Surruque

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Surruque
Total population
Extinct as tribe
Regions with significant populations
Around the Mosquito Lagoon and along the Atlantic coast north from the Cape up to near Ponce de Leon Inlet, Florida
Languages
Timucua language
Religion
Native
Related ethnic groups
Ais

The Surruque people lived along the middle Atlantic coast of Florida during the 16th and 17th centuries. They may have spoken a dialect of the Timucua language, but were allied with the Ais. The Surruque became clients of the Spanish government in St. Augustine, but were not successfully brought into the Spanish mission system.

Demography[edit]

The Surruque lived around the Mosquito Lagoon (called Surruque Lagoon by the Spanish), near Cape Canaveral, and along the Atlantic coast north from the Cape up to near Ponce de Leon Inlet. The northern limit of Surruque territory was Turtle Mound, which was called "Surruque" in the early 17th century. To the north of Surruque territory was the territory of the Timucua-speaking town of Nocoroco, at the mouth of the Tomoka River. Its territory extended south of the Ponce de Leon Inlet to Caparaca, near present-day New Smyrna Beach. The northern boundary of Surruque territory was around Turtle Mound. The province of Ais was to the south of the Surruque, along the Indian River. The Mayaca and Jororo people lived to the west of the Surruque, in the St. Johns River valley.[1][2][3]

The language of the Surruque is unknown. While some authorities state that the Surruque probably spoke a dialect of Timucua, Hann notes that there is some evidence that the Surruque language was related to the Ais language.[4][5][6][7]

History[edit]

The French, in their brief occupation of northeastern Florida around Fort Caroline, reported hearing of a place named Sorrochos or Serropé, said to be next to a large lake of the same name, which they placed in the interior of southern Florida. Swanton states that location is much too far to the south and east, and understood the "large lake" to be one of the lagoons near Cape Canaveral. The Spanish drove the French out of Florida in 1565, and established St. Augustine that year. The Spanish largely ignored the peoples of the coast south of St. Augustine, including the Surruque, for some 30 years after the city was established. In 1595 the Spanish took steps to secure control of that coast. The chief of Surruque, along with the chief of Ais, traveled to St. Augustine, and agreed to allow missionaries into their lands, to provide parties of laborers to St. Augustine, and to report any non-Spanish ships or men along the coast.[8][9][10]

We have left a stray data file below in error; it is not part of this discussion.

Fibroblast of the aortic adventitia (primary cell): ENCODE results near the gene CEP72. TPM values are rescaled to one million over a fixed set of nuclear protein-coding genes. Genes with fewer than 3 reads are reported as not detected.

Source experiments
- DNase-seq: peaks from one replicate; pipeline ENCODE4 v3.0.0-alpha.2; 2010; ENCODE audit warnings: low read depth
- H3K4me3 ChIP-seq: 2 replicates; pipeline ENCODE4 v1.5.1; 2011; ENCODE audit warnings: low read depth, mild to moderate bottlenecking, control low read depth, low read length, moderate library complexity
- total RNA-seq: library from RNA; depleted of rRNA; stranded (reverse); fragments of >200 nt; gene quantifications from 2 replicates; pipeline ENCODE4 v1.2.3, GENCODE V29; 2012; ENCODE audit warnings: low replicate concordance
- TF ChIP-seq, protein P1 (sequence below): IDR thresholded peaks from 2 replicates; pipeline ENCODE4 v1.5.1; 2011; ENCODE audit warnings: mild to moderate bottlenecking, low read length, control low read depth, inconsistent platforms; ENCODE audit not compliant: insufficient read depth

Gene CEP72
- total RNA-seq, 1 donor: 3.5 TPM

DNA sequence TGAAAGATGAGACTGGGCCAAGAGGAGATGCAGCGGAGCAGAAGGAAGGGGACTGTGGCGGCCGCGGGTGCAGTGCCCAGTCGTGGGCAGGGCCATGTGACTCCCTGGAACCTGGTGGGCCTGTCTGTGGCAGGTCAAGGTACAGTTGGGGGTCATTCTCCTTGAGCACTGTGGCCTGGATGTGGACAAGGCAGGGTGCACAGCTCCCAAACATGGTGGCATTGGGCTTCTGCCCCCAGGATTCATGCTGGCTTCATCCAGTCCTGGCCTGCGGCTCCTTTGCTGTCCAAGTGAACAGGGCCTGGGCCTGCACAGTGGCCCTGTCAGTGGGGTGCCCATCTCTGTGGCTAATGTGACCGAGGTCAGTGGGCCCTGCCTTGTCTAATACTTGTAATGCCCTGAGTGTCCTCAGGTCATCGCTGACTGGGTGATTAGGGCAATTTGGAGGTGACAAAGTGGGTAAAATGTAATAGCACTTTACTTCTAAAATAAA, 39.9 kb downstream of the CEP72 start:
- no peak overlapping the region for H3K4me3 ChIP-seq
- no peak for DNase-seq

In 1597, during a revolt in the Guale province, the Ais refused to allow Spanish ships to land. In retaliation, Timucua Indians allied with the Spanish attacked the Surruque, killing 60 and taking 54 men, women, and children back to St. Augustine as slaves. A royal order in 1600 freed all Indian slaves. The freed Surruque were settled on an island near St. Augustine. In 1599, Juan Ramirez de Contreras, who spoke Ais, was sent to teach the Surruque and Ais, but he was killed by the Surruque before he reached Ais territory. Alvaro Mexia, a Spanish soldier from St. Augustine, stayed with the Surruque Indians for 8 days in 1605, waiting for permission to continue on a diplomatic mission to the Ais. Also in 1605, the Surruque and Ais sent men to help the Spanish repel French raiders in Guale. At least one mission may have been established close to Surruque, and Spanish cattle ranches were established along the coast as far south as Surruque.[11][12][13][14][15]

Notes[edit]

  1. ^ Hann 1996: 170-171
  2. ^ Hann 2003: 61, 85, 86
  3. ^ Milanich 1995: 84
  4. ^ Swanton, John Reed (1952). The Indian Tribes of North America (Reprint by Genealogical Publishing Company ed.). Washington, D.C.: Smithsonian. p. 143. ISBN 978-0-8063-1730-4. Retrieved 1 July 2012. 
  5. ^ Hann 1996: 3
  6. ^ Hann 2003: 6
  7. ^ Swanton 1922: 337
  8. ^ Bushnell: 64, 65
  9. ^ Milanich 1996: 95
  10. ^ Swanton 1922: 322, 329, 336
  11. ^ Bushnell: 118, 119
  12. ^ Hann 1996: 143
  13. ^ Hann 2003: 83
  14. ^ Milanich 1995: 177, 211
  15. ^ Sweet and Sheppy: 38

References[edit]